Monday, September 08, 2008

A tough lot

Somebody must have been to the vacant lot before me:

... and burnt out his camera.

Mine held up.

The lot across the street from us has been lying vacant for at least as long as I've been here. Someday it will turn into housing or a mall; for now, the lower third (about a block square) is a dumping and storing ground for construction and demolition materials. Piles of gravel appear here and there, sit for a few months, and disappear. Slabs of broken cement jut out of the ground. Deep tractor ruts dig through older truck tracks. Nothing stays put for very long. A disturbed site. Very disturbed.


One of the tidier corners of the lot.

The weeds strive mightily to reclaim the land for themselves. No rockpile or abandoned piece of machinery escapes their notice; they sprout, bloom and go to seed even on new sandpiles. Thistles, mallows, hawkweed, hardhack, clover and grasses, daisies, mustard, bitterweed, bindweed, tansy and goldenrod, plantain ... I saw all of these, and more, here this week.


Meadow checker-mallow, with dew

Where there is so much plant diversity, there must be a thriving beastly population. I went looking for it, under the rocks.

First rock: a spider that scuttled out of sight before I could press the shutter. And something so tiny that I could only see that it moved. I took a photo, anyhow. Nothing turned up on it.

Second rock: more of the same. A pink tip of an earthworm that sucked itself down under the soil when the sunlight reached it. Third and fourth and more: ditto. An occasional tiny brown slug.

Eventually, a tiny spider paused to look before he ran:


Checking me out.

It wasn't that there was no animal life; it was all around. Above ground. Wasps and flies and ladybugs, grasshoppers (3 kinds), cabbage white butterflies. And some cute yellow caterpillars in the tansy. Just not much at ground level.

Maybe it was too hot and dry; I forced my way through a new thicket of alders to the old creek bed. It was damper down there, even though the creek no longer runs down it.


Creek bed. The boards were part of a kids' walkway, back when the creek held water.


Rock in the creek bed. Looks promising.

And here I struck pay dirt.


Spider web, with dew.


Beautifully spotted leopard slug.


Photogenic isopod.


And an earthworm all coiled up in a knot.

Every rock I flipped down here harboured repeats of these, plus assorted tiny spiders.

Time to head home. I took the long route, across the hill that separates this area from the north two-thirds, and along a treacherous path through the blackberry patch. I had a couple of bags with me, and picked a pint of blackberries, ripe and sweet, on the way.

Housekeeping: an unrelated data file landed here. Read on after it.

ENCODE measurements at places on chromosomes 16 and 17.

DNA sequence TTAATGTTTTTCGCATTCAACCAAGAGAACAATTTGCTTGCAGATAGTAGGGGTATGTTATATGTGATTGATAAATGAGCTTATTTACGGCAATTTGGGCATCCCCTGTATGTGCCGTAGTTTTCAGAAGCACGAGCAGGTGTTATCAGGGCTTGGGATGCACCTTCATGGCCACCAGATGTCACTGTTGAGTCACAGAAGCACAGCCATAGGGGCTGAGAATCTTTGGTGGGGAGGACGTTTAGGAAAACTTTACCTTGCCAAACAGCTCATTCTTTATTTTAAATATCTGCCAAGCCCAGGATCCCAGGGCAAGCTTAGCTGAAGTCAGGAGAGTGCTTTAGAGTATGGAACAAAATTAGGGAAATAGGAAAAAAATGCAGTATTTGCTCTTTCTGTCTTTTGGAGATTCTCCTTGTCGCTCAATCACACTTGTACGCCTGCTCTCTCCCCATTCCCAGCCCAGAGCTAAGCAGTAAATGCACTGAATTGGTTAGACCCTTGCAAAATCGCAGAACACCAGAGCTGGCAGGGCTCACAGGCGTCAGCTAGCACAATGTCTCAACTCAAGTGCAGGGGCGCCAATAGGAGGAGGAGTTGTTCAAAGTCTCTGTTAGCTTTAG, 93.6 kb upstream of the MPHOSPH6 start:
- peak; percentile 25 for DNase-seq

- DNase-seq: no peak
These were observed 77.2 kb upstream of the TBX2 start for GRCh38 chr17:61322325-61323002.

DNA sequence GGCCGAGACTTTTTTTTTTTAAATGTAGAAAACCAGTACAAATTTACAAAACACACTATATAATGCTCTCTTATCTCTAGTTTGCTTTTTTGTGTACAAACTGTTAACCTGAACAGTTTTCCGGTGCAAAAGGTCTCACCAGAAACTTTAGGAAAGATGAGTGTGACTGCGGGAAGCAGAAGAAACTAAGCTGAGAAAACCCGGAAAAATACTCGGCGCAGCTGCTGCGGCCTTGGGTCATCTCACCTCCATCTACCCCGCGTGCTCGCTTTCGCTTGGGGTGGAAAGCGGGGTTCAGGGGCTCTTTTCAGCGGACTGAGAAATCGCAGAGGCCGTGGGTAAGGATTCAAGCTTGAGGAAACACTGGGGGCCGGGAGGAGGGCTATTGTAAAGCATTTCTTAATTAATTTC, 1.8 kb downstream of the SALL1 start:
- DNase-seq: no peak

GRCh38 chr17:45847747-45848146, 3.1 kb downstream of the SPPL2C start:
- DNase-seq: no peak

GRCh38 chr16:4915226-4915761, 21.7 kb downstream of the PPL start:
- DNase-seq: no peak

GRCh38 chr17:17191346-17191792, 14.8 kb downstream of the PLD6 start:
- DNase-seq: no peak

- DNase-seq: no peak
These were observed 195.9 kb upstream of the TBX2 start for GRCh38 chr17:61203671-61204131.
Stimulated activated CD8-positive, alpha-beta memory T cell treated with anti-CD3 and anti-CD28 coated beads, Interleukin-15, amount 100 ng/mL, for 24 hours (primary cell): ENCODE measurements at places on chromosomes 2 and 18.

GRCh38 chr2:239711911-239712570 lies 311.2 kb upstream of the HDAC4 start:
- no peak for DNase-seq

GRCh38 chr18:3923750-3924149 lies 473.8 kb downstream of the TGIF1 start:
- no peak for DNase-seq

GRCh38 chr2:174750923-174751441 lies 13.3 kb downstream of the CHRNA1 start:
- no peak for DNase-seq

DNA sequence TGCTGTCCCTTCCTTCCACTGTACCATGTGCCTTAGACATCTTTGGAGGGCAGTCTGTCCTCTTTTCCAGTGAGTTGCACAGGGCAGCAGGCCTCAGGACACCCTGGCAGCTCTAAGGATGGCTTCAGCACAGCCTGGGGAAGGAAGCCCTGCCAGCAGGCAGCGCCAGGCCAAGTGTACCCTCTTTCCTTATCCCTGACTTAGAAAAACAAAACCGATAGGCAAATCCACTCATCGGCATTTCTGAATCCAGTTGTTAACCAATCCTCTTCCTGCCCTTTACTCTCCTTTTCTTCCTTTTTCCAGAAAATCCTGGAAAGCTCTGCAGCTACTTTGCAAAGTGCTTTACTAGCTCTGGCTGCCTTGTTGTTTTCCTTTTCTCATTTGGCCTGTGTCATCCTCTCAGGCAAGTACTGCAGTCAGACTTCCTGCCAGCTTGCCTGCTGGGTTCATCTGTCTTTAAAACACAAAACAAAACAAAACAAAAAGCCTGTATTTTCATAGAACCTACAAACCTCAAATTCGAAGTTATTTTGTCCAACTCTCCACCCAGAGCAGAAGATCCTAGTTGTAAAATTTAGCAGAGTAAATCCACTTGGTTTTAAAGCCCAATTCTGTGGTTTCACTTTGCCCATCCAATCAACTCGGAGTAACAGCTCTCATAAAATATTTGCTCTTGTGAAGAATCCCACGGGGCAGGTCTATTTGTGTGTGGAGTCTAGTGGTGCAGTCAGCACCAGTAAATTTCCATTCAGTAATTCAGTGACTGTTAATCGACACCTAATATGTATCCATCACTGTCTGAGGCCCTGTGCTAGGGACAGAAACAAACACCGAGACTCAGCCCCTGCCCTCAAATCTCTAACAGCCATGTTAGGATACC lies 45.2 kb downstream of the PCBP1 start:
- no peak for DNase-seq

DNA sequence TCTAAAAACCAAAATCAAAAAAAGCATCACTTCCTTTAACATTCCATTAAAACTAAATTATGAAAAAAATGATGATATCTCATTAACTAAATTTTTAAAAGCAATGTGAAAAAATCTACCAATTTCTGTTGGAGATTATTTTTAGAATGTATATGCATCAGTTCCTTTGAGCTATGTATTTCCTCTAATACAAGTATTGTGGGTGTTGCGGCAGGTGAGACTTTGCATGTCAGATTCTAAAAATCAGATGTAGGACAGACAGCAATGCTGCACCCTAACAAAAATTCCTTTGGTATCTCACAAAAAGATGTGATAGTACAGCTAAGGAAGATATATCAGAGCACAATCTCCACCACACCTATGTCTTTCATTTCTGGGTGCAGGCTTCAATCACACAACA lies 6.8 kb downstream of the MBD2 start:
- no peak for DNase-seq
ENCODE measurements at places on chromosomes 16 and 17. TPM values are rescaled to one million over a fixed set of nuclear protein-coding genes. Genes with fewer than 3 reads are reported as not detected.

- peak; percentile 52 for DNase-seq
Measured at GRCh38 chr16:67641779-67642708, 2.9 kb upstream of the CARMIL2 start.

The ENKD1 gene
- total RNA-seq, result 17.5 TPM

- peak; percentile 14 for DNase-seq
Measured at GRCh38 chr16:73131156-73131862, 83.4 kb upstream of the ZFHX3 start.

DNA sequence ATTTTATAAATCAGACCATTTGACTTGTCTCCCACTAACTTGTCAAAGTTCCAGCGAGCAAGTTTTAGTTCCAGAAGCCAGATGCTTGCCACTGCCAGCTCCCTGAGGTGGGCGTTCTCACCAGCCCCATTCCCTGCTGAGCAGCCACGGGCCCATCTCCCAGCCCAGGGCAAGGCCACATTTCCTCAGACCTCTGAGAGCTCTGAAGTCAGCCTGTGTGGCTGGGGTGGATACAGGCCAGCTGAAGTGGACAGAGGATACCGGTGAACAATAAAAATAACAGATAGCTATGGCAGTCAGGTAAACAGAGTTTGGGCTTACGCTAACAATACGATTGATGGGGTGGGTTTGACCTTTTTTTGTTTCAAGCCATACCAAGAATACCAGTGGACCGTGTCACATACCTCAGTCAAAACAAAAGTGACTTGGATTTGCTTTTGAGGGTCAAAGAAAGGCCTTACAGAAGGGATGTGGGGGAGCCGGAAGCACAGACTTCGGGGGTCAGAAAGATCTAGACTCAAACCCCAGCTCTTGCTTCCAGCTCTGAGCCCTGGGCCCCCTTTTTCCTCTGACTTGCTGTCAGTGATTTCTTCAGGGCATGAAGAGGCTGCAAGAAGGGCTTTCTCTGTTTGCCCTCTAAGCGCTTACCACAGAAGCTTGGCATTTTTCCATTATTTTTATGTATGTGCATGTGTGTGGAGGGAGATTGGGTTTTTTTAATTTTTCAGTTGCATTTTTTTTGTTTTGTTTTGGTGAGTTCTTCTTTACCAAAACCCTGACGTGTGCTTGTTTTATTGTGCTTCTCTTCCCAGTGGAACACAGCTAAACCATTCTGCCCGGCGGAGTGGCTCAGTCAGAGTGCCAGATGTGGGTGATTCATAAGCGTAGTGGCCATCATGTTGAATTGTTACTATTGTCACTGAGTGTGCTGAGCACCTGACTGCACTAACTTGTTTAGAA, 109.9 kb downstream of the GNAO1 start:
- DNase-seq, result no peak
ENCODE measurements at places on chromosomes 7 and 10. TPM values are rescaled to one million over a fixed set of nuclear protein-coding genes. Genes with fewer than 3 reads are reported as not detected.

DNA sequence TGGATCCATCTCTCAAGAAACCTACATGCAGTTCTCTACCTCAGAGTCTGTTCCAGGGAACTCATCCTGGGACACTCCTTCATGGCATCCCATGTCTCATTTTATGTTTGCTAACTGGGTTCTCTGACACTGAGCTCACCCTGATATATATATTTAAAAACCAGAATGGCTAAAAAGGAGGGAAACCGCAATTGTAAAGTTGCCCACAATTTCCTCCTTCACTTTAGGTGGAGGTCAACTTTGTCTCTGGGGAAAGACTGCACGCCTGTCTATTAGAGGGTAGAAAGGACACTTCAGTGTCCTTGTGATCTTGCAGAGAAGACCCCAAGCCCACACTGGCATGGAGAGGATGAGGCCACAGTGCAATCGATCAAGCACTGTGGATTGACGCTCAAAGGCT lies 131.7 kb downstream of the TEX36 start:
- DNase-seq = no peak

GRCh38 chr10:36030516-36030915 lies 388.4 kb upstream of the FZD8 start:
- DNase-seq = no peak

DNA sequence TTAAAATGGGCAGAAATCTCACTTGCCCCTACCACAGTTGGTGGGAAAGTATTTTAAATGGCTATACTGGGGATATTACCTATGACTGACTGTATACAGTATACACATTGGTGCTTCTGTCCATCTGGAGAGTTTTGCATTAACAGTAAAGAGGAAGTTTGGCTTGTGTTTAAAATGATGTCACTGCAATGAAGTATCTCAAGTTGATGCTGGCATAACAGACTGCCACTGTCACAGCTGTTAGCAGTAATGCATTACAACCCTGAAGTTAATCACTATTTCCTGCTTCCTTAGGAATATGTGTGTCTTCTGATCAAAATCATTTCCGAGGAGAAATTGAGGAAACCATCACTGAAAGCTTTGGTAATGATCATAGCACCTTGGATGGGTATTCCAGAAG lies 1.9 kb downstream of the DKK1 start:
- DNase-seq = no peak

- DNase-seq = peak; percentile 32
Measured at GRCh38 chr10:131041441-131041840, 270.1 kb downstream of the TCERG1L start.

Goldfinch, pretending to be a leaf.

On the far side of the blackberries, 6-foot-tall grasses dominate. Laurie plowed his way through these a couple of days ago, but on my own, I stuck to the trail, across the boggy patch. Under a rock there, I saw a bare shimmer of something wet-looking.


Barely there.

Only in the full-size photo could I recognize it; a whitish spider.


Further on, under a board. (That was cheating. Sorry.)

And the last rock, back across the street, on my way home. A circle of rocks around a drain sheltered a tribe of ants. (Two sizes of all-black ants, small and large mixed together.) They were hard at work under one of them, doing a spot of butchering:


I wonder; had they killed this wasp themselves, or just scavenged it?

When I flipped the biggest of these rocks, a large spider ran around frantically, zigging and zagging all over before she finally escaped into the weeds. On the underside of the rock, caught in her web, I found this:

I don't know what it is. Prey, all wrapped up? Two or three blobs of eggs? It's about an inch long, as thick as my little finger. If it's eggs, I don't want to break it open, so I've saved it to see what happens.

I put everything else back carefully, the way I found it.

And that's it, for flipping rocks. But we discovered more in that vacant lot, which will have to wait for a future post. For now, I'm off to bed.

As soon as I've read these, that is.

Rock-Flipping Day Reports

Pohanginapete (Pohangina Valley, Aotearoa/New Zealand)
Blaugustine (London, England)
Nature Remains (Ohio, USA)
Pensacola Daily Photo (Florida, USA)
KatDoc’s World (Ohio, USA)
Notes from the Cloud Messenger (Ontario, Canada)
Brittle Road (Texas [?])
Sherry Chandler (Kentucky, USA)
osage + orange (Illinois, USA)
Rock Paper Lizard (British Columbia, Canada)
The Crafty H (Virginia, USA)
Chicken Spaghetti (Connecticut, USA)
A Passion for Nature (New York, USA)
The Dog Geek (Virginia, USA)
Blue Ridge blog (North Carolina, USA)
Bug Girl’s Blog (Midwestern US)
chatoyance (Austin, Texas)
Riverside Rambles (Missouri, USA)
Pines Above Snow(Maryland, USA)
Beth’s stories (Maine, USA)
A Honey of an Anklet (Virginia, USA)

List copied from RockFlipping HQ. Check back later; Dave will be posting links for a couple more days.

'night, all!
.

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6 comments:

Dave said...

Sounds as if you had a real epic IRFD - great post!

Deborah Godin said...

Wonderful narrative and photos - the leopard slug is very cool!

Susan T. said...

The leopard slug IS cool. Thanks for sharing the great pics!

Jen said...

Wonderful post and pictures. Looks like you had a great time discovering the wildlife around you. Thanks for sharing with us!

Larry said...

A great walking post! I also like to poke around in "waste" and neglected areas. And that leopard slug! What a find!

Wanderin' Weeta said...

Thanks, all!